Martinican photographer navigates the complicated, fraught history of black resistance in the Lesser Antilles, in the photographs he created during residencies on St. Vincent
The history of the Lesser Antilles and its indigenous and free and enslaved black population remains plagued by omissions. It’s still not completely clear what the relationship between the indigenous Caribs of Saint Vincent of the Grenadines and the black populations were, that resulted in the people known as Black Caribs. But it is a fact that these indigenous, yet mixed people who spoke their own language in the Arawakan family, bravely fought colonization of the islands by the French and the English. Despite being exiled from the islands en masse, they have maintained presence on Saint Vincent and the Grenadines to this day: in their descendants, Garifuna people, currently numbering about 600,000 across the world, and still speaking the same language.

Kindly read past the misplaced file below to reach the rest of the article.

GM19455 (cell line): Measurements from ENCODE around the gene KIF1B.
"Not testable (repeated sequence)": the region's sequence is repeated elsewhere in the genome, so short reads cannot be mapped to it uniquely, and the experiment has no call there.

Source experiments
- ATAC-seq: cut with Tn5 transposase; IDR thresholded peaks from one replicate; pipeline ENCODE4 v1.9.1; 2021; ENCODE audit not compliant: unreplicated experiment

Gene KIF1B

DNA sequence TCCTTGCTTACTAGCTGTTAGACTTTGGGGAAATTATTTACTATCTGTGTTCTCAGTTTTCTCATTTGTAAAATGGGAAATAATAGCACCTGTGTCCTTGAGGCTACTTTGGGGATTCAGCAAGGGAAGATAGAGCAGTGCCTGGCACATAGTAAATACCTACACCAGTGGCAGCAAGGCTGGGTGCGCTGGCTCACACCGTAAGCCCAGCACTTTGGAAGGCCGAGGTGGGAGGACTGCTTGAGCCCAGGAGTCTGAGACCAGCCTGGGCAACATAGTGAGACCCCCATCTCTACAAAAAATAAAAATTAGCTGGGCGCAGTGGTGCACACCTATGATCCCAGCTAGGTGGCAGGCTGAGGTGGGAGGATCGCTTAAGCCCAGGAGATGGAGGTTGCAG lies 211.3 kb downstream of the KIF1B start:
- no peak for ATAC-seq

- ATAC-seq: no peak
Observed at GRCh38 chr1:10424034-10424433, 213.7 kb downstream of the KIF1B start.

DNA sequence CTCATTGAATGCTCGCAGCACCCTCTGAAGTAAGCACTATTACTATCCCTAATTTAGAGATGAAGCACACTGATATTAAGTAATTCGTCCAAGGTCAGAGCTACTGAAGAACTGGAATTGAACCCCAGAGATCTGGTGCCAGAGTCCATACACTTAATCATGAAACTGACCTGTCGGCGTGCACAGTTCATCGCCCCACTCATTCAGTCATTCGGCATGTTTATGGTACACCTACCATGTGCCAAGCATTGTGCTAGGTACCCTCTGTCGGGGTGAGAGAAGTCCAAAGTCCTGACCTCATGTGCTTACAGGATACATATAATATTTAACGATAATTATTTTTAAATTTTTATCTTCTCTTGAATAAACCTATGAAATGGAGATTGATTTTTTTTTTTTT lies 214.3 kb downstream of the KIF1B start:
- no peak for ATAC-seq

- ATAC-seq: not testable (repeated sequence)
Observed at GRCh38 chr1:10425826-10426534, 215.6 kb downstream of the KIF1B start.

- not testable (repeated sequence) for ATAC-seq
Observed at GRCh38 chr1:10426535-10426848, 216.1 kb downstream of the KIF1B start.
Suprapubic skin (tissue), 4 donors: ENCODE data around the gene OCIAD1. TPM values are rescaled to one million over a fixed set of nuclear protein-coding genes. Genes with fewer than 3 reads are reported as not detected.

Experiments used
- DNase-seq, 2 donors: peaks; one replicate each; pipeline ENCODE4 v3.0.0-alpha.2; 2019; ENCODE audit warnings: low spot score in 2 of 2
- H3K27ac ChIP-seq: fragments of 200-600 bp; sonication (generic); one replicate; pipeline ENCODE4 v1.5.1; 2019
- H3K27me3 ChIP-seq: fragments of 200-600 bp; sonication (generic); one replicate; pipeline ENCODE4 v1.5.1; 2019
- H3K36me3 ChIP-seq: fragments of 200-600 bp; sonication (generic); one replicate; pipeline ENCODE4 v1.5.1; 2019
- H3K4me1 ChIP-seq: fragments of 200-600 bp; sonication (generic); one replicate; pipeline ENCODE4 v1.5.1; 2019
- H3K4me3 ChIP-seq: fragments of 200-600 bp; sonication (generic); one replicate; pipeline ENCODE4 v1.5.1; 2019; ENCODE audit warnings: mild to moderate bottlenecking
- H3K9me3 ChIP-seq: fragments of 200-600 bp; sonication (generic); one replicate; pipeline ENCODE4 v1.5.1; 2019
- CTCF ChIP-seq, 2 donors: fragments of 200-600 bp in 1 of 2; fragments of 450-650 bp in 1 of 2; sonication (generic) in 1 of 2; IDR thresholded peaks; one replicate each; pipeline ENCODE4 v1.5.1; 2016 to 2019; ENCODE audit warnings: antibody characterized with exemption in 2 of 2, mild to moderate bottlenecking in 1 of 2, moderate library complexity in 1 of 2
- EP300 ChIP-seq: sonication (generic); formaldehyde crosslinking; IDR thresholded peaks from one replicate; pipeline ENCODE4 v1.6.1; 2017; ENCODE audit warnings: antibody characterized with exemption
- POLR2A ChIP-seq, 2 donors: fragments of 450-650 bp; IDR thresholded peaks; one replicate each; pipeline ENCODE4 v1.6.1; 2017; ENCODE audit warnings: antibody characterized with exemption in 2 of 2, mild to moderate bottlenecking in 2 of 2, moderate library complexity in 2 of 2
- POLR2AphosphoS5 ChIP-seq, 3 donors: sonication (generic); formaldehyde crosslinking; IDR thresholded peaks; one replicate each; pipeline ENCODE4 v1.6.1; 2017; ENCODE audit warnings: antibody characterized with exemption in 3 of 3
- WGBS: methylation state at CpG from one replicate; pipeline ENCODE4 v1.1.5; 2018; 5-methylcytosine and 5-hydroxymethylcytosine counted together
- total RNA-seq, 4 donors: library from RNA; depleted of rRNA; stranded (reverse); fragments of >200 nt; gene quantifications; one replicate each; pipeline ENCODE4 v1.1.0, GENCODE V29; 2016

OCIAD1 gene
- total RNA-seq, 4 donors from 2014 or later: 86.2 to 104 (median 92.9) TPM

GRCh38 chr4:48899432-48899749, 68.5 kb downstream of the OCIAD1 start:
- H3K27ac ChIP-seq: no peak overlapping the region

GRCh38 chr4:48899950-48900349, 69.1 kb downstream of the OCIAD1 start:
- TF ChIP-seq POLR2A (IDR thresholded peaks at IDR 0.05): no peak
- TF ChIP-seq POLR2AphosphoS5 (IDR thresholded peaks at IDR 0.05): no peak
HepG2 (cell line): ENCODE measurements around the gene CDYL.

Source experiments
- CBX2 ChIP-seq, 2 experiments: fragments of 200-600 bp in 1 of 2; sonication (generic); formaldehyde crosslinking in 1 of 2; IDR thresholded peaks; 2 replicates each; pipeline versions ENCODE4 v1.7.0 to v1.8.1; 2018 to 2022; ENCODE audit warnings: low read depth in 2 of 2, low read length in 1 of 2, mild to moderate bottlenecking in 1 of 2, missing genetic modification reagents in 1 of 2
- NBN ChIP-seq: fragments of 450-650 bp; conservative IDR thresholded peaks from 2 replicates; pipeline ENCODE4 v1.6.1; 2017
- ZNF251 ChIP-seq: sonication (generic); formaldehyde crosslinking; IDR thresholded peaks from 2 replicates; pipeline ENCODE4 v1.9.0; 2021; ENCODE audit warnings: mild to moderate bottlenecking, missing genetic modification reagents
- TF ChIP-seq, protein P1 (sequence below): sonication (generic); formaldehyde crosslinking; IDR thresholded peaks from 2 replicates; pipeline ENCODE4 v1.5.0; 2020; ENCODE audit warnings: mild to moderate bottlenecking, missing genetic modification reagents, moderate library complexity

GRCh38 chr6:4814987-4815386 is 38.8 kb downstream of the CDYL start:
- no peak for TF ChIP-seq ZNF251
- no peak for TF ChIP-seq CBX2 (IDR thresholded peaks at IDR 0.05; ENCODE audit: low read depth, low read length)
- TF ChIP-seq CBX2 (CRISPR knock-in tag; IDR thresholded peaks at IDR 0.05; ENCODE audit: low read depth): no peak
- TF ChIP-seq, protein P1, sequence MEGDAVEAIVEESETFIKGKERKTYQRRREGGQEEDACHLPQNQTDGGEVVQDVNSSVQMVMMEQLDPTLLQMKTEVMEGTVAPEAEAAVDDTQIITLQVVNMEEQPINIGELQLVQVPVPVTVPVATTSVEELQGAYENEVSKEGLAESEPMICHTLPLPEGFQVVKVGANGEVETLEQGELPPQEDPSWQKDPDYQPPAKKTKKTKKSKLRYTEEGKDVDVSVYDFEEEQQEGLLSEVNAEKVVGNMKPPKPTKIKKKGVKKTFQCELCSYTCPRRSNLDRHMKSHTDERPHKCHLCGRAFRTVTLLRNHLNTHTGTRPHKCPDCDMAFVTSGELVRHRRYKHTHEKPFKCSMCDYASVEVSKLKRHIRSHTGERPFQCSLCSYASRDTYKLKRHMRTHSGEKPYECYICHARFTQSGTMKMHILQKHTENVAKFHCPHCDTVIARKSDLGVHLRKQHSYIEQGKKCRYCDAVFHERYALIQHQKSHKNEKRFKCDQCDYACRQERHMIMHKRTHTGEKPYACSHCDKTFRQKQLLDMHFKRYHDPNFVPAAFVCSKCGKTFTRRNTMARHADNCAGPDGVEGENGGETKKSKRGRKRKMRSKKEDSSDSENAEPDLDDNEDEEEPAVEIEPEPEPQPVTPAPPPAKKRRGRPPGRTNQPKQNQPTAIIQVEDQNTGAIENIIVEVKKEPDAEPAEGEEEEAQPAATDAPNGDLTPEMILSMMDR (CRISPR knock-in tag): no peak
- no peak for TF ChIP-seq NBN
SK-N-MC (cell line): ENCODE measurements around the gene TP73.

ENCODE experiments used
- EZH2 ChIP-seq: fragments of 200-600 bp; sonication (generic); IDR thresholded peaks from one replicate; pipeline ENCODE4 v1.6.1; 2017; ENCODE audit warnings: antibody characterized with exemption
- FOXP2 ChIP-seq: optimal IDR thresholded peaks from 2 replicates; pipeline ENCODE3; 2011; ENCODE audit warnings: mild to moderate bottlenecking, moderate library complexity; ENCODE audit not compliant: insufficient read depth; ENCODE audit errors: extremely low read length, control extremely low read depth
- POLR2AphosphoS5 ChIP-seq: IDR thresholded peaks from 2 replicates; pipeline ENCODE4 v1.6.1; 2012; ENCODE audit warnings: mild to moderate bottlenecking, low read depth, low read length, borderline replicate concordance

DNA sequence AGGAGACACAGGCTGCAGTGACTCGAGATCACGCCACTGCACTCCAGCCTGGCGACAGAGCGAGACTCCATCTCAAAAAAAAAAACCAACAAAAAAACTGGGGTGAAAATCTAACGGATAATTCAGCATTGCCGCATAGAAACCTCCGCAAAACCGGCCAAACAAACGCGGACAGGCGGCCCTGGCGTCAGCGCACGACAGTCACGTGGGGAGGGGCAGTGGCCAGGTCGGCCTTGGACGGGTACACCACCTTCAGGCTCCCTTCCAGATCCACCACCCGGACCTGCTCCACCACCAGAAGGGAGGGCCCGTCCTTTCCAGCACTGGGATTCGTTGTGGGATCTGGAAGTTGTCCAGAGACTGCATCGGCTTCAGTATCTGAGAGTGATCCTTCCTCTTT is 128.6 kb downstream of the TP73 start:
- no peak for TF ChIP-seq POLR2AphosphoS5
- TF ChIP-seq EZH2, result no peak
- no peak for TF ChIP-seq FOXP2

Robert Charlotte, a photographer from Martinique, began a residency in St. Vincent in 2014, amidst the Garifuna, and his portraits in the series are a powerful testament to similarity and difference, identity, pride and perseverance. Start looking at any of these portraits, and you get lost in the game of trying to establish what’s indigenous and what’s western. I particularly enjoy projects like this one because they simultaneously show that we are all one, as humans, but also that our differences are copious, impressive and to be celebrated.